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Meet Marina Hatsopoulos, one of the most powerful lady in 3D printing industry

by • April 25, 2016 • No Comments

We are starting a new series of articles on the leaders which alter the 3D Printing and 3D Scanning world. To inaugurate this series we are starting with Marina Hatsopoulos, a successful entrepreneur, director and angel investor.

Marina was the Founding CEO and major investor in the 3D printing “Z Corporation” of 1994 through its successful sale in 2005. Ex-Director of the GSI Group, Contex Holding, Investor and Director of Tea Forte… Marina is a quite successful entrepreneur.

Ms. Hatsopoulos was honored with Mass. High Tech’s 2001 All-Star Award for Hardware. She has been profiled in Fortune, Forbes, Fast Company, Boston Business Journal, the Boston Globe and Technology Review. She speaks at innovation conferences and at the nation’s top business schools, and was on Boston Magazine’s 2008 Extended Power List of the many powerful folks in town. She has published articles in Design News and Time Compression Technologies.

Marina Hatsopoulos MIT

Marina Hatsopoulos

Even as a kid, Marina Hatsopoulos dreamed of running her own business. She studied her passions—math and music—at Brown University and and so landed an perfect initially job at Chase Manhattan on Wall Street. But soon she felt a thing was missing. “I felt like I wasn’t creating anything,” she says. To get nearer to operations, she went to work in 1990 for her dad, George Hatsopoulos, at his innovation company Thermo Electron. Working in mergers and acquisitions, she discovered which she needed additional knowledge herself, so she came to MIT for a master’s in mechanical engineering.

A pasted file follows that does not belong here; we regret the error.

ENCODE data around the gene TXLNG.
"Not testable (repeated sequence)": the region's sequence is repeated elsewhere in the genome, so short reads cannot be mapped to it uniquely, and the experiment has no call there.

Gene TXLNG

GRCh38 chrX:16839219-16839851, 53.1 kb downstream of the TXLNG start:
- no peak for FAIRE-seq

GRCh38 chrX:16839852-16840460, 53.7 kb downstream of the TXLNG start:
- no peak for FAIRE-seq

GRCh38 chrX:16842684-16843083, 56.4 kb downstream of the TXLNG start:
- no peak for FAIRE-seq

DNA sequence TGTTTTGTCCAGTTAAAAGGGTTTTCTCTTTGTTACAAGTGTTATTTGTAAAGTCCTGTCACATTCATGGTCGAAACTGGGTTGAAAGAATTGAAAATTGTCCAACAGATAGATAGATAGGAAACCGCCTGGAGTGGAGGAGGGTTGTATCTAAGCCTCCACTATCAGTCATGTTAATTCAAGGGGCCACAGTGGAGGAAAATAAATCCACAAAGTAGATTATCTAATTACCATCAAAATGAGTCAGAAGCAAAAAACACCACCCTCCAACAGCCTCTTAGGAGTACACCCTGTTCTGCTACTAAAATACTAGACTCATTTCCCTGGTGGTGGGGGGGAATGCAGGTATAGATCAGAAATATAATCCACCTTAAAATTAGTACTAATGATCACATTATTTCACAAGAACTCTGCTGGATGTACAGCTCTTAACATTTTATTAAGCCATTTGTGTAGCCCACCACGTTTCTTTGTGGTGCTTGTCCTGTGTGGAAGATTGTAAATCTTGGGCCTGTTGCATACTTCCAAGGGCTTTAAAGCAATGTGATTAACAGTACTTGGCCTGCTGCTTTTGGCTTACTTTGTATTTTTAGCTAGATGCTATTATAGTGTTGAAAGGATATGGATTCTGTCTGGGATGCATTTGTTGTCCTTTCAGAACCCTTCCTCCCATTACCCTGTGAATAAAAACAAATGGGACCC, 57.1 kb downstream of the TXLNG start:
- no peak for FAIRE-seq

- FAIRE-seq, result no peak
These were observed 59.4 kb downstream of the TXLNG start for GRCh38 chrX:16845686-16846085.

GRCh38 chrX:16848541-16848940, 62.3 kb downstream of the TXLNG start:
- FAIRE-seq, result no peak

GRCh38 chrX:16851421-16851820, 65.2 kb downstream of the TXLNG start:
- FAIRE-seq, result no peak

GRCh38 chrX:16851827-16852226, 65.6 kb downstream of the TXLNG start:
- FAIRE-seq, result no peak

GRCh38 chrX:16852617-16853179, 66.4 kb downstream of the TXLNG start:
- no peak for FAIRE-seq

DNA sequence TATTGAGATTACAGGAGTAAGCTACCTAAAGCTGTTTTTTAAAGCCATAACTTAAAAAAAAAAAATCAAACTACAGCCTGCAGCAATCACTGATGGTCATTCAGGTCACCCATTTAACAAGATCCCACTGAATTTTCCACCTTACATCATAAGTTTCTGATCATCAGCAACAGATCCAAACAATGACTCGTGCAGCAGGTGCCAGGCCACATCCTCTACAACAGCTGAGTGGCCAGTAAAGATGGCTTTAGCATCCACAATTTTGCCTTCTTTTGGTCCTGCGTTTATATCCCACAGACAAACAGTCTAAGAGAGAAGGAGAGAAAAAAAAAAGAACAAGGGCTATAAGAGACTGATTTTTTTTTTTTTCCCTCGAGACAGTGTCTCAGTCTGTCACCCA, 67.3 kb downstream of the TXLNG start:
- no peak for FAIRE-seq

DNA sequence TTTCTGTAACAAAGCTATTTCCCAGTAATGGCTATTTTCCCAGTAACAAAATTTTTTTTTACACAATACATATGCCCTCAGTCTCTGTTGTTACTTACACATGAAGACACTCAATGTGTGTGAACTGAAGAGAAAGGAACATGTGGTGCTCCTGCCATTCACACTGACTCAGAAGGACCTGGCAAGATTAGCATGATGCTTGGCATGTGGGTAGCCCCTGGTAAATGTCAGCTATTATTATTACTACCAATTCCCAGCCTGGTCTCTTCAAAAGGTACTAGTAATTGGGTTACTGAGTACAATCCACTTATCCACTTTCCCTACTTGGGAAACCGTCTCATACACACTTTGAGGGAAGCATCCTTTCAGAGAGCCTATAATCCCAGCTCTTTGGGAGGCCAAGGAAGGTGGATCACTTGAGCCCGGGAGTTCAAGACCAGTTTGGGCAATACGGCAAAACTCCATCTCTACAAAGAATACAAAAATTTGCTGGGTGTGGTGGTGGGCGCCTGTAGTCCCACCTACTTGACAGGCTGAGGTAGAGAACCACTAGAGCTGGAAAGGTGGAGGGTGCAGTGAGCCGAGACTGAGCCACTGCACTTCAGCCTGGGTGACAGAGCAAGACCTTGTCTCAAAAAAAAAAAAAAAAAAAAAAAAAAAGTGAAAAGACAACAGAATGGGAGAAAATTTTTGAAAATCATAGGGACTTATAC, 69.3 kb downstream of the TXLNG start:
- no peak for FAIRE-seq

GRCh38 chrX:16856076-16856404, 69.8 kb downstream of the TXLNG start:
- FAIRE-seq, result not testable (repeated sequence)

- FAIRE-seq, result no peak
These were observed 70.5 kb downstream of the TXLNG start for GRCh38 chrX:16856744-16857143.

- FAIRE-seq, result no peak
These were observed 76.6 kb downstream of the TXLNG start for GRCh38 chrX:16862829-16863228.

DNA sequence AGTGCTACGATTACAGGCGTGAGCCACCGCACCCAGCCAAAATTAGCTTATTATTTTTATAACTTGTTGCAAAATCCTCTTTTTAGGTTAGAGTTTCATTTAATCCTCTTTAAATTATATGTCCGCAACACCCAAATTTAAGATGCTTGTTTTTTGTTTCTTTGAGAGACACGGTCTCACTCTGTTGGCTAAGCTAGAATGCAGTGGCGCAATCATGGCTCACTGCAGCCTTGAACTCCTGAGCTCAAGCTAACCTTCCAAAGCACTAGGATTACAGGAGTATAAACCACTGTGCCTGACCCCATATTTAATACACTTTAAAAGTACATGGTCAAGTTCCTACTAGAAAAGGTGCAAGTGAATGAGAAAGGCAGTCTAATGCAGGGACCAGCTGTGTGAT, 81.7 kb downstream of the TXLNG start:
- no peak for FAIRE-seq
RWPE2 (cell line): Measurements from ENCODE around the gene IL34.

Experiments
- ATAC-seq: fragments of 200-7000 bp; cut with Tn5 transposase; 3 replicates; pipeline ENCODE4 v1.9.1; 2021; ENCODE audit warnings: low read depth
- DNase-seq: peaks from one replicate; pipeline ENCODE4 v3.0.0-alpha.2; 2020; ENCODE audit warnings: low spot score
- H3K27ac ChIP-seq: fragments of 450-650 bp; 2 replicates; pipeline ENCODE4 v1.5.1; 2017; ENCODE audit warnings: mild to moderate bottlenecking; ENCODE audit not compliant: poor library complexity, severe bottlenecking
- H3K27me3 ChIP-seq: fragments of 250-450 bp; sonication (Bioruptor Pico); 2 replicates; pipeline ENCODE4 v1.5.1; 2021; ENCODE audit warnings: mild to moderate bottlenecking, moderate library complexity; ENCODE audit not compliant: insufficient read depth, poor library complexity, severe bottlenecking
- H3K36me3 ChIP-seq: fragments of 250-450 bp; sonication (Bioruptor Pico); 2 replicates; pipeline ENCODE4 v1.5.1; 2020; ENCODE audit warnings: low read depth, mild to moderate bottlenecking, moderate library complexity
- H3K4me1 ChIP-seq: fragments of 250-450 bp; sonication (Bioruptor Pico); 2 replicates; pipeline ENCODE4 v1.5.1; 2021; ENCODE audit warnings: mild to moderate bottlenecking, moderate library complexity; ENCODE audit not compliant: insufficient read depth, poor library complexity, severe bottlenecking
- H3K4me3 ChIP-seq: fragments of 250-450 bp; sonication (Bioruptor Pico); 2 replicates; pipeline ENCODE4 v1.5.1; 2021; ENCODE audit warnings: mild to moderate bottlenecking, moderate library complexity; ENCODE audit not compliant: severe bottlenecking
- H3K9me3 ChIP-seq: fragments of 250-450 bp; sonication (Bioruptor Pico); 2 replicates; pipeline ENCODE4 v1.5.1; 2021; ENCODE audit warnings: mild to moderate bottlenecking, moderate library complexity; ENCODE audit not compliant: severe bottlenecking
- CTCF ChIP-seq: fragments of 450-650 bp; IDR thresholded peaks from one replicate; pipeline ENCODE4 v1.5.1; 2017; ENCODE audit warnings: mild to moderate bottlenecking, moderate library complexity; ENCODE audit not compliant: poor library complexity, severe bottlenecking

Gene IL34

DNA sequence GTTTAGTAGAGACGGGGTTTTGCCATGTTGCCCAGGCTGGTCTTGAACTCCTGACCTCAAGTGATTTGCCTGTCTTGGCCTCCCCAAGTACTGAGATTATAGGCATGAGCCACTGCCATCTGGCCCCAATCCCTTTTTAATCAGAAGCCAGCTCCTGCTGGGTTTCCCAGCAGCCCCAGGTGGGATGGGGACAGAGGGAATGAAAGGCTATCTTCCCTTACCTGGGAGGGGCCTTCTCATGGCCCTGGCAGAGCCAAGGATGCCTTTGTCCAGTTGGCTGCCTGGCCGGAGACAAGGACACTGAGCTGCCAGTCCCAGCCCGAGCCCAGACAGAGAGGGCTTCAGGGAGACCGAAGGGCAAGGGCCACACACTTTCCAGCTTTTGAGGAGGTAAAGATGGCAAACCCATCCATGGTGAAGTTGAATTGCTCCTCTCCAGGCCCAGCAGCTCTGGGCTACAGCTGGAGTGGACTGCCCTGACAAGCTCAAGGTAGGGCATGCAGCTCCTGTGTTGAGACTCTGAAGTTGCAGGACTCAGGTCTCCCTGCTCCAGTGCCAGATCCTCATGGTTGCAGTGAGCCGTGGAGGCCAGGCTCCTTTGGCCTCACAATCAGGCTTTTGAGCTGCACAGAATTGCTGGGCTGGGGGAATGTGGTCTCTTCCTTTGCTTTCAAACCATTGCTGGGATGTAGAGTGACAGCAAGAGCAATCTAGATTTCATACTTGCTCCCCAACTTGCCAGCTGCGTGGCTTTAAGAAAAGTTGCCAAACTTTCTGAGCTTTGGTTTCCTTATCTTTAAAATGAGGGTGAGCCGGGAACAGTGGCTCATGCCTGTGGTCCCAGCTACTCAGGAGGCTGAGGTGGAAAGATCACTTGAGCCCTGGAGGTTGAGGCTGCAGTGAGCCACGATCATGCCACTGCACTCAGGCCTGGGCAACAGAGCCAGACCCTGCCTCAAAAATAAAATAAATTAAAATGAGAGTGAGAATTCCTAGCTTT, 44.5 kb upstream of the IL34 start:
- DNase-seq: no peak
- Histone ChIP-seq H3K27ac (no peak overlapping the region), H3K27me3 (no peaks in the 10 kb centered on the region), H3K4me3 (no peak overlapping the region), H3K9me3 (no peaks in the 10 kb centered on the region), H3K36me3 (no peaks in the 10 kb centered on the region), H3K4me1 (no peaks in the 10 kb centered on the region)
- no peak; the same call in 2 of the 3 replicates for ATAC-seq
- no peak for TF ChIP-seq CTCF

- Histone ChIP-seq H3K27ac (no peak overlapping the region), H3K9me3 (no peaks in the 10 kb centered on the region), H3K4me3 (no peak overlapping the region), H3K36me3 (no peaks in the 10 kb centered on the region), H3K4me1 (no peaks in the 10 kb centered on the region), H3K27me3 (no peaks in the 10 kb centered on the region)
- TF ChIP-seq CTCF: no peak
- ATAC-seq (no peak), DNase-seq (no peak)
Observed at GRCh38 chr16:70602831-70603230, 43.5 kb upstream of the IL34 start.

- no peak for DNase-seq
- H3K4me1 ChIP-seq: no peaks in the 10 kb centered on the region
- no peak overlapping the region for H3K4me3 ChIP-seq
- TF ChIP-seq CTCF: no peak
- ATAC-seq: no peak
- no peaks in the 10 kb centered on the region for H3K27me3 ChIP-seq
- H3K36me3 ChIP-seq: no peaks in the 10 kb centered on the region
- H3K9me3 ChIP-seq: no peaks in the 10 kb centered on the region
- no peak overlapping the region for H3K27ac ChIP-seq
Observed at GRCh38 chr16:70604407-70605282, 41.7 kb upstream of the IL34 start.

Whilst she worked on which degree, Hatsopoulos and her husband, Walter Bornhorst, bought and rehabbed a few decrepit buildings in the Back Bay. Hatsopoulos did the CAD create work and fabricated three-dimensional versions. In 1994 when she was researching future business opportunities in MIT’s Technology Licensing Office, a 3-D printing innovation leapt out. The machines may quickly create inexpensive prototypes for equitething of bleach bottles to motorcycle engine blocks. “I understood the value of a physical version for the architectural application, and I may imagine the same to be true for the create market,” she says. She licensed the innovation and started Z Corporation with her husband and Jim Bredt.

The company grew quickly, and they sold it to Contex, a Danish conglomerate in 2005. At the time of sale Z Corporation had revenues of $30 million and a sturdy history of profitability. “In retrospect, we were amazingly lucky with the innovation,” she says. “It proved out much advantageous than we had hoped. The whole thing was a rad experience.” Z corporation went to be acquired by 3D Systems Corporation in November 2011.

But what makes a great investor? “You want an investor who’s patient, who has been through the lifecycle of a startup and quite understands it. There are always bumps to the road, but a sturdy investor can stay loyal to the company and can stick with it through those bumps in the road, and can donate you additional money to get through a tough period. Of course industry expertise, so which they can provide useful contacts, customers contacts, advisers”, says Marina at a past interview.

She is already Director and an investor at Cynosure, a $250M developer and developer of a broad array of laser- and other light-based aesthetic systems utilized for hair removal, treatment for vascular and pigmented lesions, and other non-invasive and minimally invasive aesthetic procedures.


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